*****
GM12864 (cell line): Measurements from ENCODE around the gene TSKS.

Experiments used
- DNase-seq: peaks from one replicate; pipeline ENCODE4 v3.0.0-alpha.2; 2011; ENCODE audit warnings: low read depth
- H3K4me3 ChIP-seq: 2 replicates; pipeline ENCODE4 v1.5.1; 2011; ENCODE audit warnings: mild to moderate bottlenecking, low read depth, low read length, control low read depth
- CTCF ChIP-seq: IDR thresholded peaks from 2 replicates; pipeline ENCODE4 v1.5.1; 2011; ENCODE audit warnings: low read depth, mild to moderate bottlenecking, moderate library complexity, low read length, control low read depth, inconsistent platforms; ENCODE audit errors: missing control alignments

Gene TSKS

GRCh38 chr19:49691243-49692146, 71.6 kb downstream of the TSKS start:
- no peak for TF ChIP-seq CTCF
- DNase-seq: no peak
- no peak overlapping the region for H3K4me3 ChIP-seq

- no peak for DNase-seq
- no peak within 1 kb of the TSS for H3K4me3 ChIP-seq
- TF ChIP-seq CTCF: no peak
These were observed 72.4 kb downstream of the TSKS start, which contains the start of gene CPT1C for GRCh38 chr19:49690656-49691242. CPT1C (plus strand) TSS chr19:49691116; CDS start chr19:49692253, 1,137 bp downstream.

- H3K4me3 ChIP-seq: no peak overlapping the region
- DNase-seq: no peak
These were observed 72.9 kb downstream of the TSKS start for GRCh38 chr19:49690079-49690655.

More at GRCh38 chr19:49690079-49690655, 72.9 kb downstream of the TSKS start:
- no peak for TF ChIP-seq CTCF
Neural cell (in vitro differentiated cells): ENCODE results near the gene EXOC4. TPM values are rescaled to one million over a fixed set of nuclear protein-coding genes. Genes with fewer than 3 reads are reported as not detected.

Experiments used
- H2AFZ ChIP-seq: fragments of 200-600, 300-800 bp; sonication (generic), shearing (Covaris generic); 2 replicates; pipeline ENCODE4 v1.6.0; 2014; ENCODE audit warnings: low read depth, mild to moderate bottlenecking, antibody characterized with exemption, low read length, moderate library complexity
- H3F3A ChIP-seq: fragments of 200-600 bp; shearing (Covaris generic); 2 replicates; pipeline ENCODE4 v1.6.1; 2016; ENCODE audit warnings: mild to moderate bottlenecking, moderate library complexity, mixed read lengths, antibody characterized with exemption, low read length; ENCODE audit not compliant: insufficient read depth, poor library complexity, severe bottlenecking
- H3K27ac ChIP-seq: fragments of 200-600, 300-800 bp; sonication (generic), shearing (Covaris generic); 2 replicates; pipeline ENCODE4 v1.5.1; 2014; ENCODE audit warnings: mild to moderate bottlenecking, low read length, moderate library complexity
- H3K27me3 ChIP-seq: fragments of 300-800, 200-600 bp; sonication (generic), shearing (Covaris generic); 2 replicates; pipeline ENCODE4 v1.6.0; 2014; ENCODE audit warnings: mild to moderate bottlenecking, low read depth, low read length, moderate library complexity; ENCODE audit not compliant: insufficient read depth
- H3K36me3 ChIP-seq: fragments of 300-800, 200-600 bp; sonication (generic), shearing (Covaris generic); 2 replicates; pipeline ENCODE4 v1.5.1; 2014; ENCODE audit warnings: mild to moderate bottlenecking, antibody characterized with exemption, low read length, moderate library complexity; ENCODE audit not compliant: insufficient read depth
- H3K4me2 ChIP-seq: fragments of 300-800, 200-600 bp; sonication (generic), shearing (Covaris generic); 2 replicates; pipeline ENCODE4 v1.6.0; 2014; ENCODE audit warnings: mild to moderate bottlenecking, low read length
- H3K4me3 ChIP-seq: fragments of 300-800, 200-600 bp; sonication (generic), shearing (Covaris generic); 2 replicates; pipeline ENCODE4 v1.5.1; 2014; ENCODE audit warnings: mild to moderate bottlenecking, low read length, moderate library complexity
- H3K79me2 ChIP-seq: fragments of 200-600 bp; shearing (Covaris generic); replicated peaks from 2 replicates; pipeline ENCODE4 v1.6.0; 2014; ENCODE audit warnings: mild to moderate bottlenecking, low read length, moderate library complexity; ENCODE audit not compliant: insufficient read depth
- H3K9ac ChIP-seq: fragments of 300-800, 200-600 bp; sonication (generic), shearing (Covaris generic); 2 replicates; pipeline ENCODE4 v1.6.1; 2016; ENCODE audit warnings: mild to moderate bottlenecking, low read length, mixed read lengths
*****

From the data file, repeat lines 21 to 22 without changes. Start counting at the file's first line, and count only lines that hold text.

Experiments used
- H2AFZ ChIP-seq: fragments of 200-600, 300-800 bp; sonication (generic), shearing (Covaris generic); 2 replicates; pipeline ENCODE4 v1.6.0; 2014; ENCODE audit warnings: low read depth, mild to moderate bottlenecking, antibody characterized with exemption, low read length, moderate library complexity